Employer Excess in Victoria, Explained

Employer Excess in Victoria

When one of your employees gets injured, there are many things to consider as an employer. First and foremost, you’ll want to make sure the employee is getting the care they need. You’ll want to secure early intervention from a workplace rehabilitation or injury management provider. You may want to seek guidance for legal or insurance matters. 

One thing that needs to be on your radar, if it isn’t already, is your employer excess. While it can seem like a confusing topic, it’s important to understand what this is and how it factors into the overall cost of a workplace injury. 

What is Employer Excess?

Put simply, an employer excess is the amount the employer pays to the injured worker or for the worker’s care while they are unable to work. The total amount is determined based on the employees weekly wages and a yearly rate set by Victorian legislation. 

If an employee suffers a work related injury and the claim is accepted, you are obligated to pay the first 10 days of their time out of work, as well as medical and like expenses, up to a set amount. For 2020/2021, that amount is $735. 

The medical and like expenses amount is indexed annually and updated on July 1. For the most recent figure, see the Employer Excess Table here. 

Calculating your employer excess

It may sound complicated, but calculating your employer excess is relatively simple. The amount of excess that you are responsible for is determined by the worker’s pre-injury average weekly earnings (PIAWE). This is the amount the worker earned each week, on average, for the 52 weeks prior to their injury. If the employee has been working less than a year, then the average weekly earnings of their time of employment is used. 

When calculating the PIAWE, don’t forget to include things like overtime, commissions, or non-pecuniary benefits as well. For example, rental accommodations or company vehicles may fall into this category.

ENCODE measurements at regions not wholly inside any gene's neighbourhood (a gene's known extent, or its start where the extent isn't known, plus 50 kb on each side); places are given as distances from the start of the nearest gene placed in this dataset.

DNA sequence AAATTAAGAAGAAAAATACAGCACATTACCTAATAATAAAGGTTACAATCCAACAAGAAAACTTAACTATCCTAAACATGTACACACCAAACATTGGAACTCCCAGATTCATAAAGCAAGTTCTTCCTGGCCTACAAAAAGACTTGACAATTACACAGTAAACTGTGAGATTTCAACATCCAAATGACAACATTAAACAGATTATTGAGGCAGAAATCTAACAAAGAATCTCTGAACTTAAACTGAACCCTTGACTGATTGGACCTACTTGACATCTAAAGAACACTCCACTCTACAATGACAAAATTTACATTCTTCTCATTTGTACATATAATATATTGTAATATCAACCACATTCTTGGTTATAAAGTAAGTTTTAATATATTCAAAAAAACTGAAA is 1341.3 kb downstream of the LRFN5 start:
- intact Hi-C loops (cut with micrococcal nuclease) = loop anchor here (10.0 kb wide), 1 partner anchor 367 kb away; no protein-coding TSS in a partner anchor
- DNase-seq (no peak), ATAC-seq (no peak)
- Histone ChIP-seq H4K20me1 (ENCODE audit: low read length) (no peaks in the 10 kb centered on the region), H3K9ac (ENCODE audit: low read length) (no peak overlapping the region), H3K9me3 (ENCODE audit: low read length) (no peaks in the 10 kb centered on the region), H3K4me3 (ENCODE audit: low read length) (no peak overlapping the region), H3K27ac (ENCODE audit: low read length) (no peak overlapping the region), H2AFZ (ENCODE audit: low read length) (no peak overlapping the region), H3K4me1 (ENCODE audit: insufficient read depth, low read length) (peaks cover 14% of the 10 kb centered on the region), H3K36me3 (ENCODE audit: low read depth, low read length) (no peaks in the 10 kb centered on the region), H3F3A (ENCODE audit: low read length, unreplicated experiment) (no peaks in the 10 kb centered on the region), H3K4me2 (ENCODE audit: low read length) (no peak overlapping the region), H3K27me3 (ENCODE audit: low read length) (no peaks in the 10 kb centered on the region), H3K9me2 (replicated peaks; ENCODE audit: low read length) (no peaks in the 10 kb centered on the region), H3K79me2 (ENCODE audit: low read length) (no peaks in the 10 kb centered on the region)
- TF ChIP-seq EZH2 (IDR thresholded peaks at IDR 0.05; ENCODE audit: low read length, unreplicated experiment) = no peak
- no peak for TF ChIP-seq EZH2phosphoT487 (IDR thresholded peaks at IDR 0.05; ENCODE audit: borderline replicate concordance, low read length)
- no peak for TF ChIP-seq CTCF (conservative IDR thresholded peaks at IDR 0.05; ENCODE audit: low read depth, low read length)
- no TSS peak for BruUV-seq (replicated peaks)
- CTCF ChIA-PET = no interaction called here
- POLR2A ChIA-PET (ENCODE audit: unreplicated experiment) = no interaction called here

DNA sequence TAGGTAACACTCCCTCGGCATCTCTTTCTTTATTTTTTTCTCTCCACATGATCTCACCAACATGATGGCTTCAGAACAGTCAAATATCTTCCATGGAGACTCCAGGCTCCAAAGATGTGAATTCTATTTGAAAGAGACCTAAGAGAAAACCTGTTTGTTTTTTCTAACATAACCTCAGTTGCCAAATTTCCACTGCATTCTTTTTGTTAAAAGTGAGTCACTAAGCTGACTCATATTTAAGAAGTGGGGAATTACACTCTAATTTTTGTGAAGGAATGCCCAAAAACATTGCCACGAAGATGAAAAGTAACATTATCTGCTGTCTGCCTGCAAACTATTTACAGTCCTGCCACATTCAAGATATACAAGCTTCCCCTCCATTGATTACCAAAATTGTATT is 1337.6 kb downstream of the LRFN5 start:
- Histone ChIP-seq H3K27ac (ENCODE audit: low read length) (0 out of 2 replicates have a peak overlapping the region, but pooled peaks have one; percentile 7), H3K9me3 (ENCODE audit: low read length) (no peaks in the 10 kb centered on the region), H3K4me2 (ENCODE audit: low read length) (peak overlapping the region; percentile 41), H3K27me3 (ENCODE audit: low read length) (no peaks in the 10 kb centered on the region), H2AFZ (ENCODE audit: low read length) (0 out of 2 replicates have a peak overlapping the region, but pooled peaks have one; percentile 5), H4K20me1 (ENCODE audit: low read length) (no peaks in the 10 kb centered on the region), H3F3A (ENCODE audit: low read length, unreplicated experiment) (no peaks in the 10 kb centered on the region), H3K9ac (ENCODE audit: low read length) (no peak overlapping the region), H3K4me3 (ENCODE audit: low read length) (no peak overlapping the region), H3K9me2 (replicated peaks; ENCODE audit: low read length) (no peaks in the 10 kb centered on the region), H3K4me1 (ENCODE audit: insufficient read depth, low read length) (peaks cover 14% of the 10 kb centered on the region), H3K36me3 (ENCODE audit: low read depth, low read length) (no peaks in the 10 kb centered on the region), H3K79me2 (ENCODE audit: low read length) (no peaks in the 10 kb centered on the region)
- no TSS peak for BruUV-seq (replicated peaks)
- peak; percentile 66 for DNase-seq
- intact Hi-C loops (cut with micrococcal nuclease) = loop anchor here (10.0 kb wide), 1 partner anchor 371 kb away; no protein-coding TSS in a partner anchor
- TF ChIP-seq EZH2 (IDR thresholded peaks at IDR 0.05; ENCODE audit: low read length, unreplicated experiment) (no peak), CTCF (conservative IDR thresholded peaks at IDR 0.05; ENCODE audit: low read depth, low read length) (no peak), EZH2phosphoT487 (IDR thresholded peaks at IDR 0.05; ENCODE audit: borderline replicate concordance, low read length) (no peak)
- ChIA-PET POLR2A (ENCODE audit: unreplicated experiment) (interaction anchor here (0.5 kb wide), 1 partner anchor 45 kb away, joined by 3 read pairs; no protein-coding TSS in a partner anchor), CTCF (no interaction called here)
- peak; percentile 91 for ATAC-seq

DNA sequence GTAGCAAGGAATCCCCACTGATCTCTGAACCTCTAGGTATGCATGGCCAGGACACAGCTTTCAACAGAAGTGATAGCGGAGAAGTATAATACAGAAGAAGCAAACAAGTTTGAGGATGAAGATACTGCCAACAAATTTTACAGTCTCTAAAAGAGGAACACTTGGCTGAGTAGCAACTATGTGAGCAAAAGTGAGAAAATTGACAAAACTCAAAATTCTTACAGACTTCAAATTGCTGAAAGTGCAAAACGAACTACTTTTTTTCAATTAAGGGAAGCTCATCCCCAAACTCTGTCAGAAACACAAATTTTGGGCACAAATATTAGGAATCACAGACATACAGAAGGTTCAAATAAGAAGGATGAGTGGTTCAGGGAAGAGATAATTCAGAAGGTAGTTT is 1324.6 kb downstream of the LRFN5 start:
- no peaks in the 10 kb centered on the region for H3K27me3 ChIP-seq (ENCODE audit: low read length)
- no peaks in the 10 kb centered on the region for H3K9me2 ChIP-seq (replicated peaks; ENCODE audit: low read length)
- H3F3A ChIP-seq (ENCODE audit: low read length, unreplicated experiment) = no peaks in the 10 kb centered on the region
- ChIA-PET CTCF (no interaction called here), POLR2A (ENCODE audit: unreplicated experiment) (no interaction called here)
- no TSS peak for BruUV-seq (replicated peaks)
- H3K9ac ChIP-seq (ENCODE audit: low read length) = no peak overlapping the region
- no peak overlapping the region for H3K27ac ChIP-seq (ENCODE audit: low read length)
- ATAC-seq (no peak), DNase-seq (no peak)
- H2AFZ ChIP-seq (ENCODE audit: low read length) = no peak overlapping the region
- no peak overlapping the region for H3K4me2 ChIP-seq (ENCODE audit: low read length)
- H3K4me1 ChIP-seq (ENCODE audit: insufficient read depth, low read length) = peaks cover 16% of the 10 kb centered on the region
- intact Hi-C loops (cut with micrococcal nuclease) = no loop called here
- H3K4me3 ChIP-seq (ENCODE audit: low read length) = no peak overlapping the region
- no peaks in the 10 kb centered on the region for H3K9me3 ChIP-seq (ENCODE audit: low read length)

Once you have determined your employee’s PIAWE, the weekly payment amount is a simple calculation. For the first 13 weeks, the employee is entitled to 95% of their PIAWE. From 14 to 130 weeks, they are entitled to 80% of their PIAWE. 

This weekly payment plus the medical excess amount together make the total employer excess.


Each business and scenario is unique and your employer excess will likely adjust to fit the occasion. Many clients find it very helpful to have an injury management provider like Employer Health Solutions on hand to help navigate special circumstances. 

When calculating your employer excess, there are some considerations to keep in mind. If your employee receives non-pecuniary benefits, the monetary benefits of those will be deducted from your weekly payment amount. If the benefits begin during the excess period, they will also be deducted. 

Additionally, there is a maximum amount that a worker can receive. This limit is twice the average weekly earnings across Victoria. Even if the total excess is calculated to be above this amount, the worker will only receive up to the set limit. 

Excess Buyout Option

Employer Excess payments are an important way to support your worker after an injury, and are mandated by law. However, employers do have the option to participate in the excess buyout program which shifts the excess responsibility from the employer to their WorkCover insurance. 

As premiums are issued each July, employers will have until August 1 to let their WorkSafe Agent know that they wish to utilise the buyout option. By paying an additional 10% of their current premium, the employer will then no longer need to pay any excess amounts. 

If you elect for the buyout option, your WorkSafe agent will manage and pay for all claims from day one. Many clients find this an easy way to avoid the complicated process of paperwork, calculations, and payments. They are able to focus solely on the health and recovery of their employees. 

Regardless of how you handle your employer excess, a trusted employer health expert will be a valuable resource. Employer Health Solutions can help you understand your employer excess, evaluate your premium options, and guide you throughout the process.